Last month, a man wearing traditional Middle Eastern clothing - a thobe, more specifically - walked into a Starbucks in Philadelphia to get his daily dosage of caffeine. Little did he know he would instead be met with a coffee cup with Islamophobia written all over it. The man gave the employee his Muslim name, "Aziz" — short for Abdul Aziz. The barista wrote "ISIS," the acronym for the Islamic terror group Daesh, on the man's cup instead.
Was it a mistake? Well, Starbucks told NBC News the barista misspelled the 40-year-old's name and it believes it was "a mistake and not discrimination."
"The barista mistakenly spelled it incorrectly," a spokesman said.
"I was shocked at first, and then angry because I felt as though we were discriminated against," the man, whose birth name is Niquel Johnson, said.
The man's experience took place on Aug. 25. Following the incident, he filed a complaint to Starbucks with his name, phone number, and email address. In it, he said he felt "discriminated against and it's hurtful."
Less than an hour after his email, a Starbucks customer care employee replied. The email correspondence was sent to NBC News.
"I have arranged for a specialist to follow up with you by phone at the number you provided," the response said. "We will contact you within 1-2 business days," it added.
A couple of days later, a Starbucks district manager called the man and said he had thought the issue had been resolved when someone spoke to Johnson's niece Alora - a person Johnson said doesn't exist - earlier that week.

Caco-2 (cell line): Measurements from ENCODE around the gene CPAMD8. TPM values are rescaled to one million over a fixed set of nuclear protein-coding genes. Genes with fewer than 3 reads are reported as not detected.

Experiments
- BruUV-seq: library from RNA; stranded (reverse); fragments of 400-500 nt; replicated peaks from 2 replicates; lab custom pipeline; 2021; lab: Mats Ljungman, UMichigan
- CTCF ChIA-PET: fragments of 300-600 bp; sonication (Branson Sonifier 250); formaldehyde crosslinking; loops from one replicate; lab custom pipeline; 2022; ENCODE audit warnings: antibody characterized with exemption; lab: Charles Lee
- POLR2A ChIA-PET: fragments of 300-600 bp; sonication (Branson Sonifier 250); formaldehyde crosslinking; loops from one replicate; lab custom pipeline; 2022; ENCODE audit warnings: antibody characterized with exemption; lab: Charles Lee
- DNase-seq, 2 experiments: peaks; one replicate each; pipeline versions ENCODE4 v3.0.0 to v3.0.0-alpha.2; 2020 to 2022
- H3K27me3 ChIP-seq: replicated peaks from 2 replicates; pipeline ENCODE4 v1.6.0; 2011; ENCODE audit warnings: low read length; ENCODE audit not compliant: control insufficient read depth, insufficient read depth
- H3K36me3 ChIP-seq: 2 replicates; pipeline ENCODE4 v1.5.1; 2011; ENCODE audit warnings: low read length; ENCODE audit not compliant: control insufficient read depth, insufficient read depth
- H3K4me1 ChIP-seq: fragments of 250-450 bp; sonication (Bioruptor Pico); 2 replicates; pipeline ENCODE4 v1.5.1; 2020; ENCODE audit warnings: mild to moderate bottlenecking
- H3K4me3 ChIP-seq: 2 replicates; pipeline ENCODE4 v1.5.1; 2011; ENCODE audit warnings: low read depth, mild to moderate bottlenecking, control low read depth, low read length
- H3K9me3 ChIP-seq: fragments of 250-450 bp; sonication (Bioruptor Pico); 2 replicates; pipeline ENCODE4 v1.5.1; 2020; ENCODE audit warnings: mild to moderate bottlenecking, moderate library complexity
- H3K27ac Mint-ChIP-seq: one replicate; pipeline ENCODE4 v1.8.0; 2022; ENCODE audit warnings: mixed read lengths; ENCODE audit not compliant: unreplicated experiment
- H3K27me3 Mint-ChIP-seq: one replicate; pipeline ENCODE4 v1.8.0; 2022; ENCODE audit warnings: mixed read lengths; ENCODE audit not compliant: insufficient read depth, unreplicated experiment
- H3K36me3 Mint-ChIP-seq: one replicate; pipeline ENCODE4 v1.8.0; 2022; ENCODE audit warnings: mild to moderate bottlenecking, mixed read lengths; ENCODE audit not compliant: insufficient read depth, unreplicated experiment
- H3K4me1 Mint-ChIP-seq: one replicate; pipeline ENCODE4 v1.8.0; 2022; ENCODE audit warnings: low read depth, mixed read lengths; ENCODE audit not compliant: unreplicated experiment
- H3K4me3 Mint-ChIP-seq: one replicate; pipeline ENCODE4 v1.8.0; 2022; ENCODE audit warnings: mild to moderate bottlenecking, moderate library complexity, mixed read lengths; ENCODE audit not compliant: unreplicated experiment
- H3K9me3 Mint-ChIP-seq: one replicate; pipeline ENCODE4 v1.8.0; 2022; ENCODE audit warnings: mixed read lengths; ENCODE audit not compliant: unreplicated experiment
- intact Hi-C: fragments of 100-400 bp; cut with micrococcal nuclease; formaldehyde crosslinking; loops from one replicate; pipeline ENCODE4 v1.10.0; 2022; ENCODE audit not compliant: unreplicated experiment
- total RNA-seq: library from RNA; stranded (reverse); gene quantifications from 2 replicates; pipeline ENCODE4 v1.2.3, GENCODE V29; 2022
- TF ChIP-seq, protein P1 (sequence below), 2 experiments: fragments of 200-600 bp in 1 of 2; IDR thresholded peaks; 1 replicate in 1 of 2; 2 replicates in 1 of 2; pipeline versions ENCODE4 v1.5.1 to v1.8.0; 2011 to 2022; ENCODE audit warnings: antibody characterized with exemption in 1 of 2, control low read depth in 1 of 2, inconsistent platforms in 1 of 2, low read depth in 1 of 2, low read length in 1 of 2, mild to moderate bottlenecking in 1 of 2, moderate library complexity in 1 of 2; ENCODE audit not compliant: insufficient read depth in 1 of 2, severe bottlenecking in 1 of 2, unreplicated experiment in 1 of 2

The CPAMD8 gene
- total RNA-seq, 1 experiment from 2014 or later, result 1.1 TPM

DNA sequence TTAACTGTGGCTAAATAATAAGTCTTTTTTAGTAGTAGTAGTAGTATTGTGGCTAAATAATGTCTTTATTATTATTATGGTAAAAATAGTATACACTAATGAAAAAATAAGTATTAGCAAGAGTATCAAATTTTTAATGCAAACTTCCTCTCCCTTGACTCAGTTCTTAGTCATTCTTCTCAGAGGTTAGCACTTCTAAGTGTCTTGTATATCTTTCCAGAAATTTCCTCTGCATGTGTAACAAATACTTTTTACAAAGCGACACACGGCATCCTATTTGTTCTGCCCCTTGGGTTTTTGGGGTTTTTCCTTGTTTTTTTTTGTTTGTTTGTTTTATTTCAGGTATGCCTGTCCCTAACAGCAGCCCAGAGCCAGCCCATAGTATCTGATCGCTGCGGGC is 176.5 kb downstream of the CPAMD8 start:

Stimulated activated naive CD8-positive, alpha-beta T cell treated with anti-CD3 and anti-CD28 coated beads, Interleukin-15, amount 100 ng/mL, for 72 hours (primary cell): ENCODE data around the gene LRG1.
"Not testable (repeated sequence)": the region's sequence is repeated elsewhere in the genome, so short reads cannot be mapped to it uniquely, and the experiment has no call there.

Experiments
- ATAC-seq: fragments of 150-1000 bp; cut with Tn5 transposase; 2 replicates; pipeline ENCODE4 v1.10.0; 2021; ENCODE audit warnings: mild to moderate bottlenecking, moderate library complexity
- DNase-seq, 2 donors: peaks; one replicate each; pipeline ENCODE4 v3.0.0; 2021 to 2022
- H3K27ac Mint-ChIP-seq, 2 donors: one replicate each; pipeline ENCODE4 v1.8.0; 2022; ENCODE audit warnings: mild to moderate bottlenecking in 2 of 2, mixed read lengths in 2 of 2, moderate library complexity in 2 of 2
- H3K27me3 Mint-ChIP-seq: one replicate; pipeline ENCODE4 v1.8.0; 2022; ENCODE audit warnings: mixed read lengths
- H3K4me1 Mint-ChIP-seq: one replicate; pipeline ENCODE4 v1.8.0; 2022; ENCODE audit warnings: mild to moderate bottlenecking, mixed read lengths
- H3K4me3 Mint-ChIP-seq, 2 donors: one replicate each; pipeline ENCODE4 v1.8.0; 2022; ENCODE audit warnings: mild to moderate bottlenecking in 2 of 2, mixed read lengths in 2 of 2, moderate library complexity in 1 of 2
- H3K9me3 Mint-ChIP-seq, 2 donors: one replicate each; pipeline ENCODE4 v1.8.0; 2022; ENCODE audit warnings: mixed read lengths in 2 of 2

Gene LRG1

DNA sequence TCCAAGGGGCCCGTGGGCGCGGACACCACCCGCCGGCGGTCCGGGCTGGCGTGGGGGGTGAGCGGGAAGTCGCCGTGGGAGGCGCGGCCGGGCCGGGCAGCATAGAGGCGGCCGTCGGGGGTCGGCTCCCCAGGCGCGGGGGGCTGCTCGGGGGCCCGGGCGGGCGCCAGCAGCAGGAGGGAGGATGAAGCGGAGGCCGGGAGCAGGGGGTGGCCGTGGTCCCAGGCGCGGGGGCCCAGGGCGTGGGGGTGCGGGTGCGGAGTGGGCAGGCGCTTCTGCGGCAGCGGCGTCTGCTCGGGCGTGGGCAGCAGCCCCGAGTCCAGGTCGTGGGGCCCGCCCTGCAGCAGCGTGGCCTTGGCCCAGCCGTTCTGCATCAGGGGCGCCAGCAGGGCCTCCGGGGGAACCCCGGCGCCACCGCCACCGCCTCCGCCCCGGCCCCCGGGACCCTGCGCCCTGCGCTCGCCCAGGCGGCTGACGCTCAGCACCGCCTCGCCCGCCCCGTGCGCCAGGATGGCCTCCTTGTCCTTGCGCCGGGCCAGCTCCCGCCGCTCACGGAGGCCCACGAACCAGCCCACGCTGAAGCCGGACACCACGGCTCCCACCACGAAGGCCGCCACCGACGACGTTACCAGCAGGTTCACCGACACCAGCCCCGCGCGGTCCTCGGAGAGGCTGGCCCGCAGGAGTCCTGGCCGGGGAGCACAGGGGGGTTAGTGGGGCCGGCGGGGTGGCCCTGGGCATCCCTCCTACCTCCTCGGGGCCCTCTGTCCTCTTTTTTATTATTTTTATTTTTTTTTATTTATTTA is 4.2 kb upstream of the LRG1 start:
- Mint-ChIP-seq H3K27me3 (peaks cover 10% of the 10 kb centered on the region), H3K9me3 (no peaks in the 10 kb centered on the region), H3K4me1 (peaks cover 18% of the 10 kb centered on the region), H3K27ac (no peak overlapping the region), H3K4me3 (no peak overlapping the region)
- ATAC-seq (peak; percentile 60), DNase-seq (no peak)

This wouldn't be the first time discriminatory judgements caused an uproar at a Starbucks chain.
Last year, Starbucks closed more than 8,000 stores for a few hours to train about 175,000 employees in "unconscious bias" after two black men were handcuffed for sitting at the chain without purchasing anything.
Islamophobia has manifested numerous times in other coffee shops in the U.S. previously. But, in an incident that took place in 2018, the barista at Coffee Bean & Tea Leaf shop actually came to a Muslim woman's defense. Last May, a barista at a coffee shop in Riverside, California, refused to serve a man after he insulted a Muslim woman wearing the niqab.
In a video that went viral at the time, the man can be heard mocking the woman. "Is it Halloween or something?" the man said. The woman asked him whether he acknowledges that she is Muslim. He had no shame and went on to say "I don't like your religion, how's that?"
"I don't want to be killed by you," he added.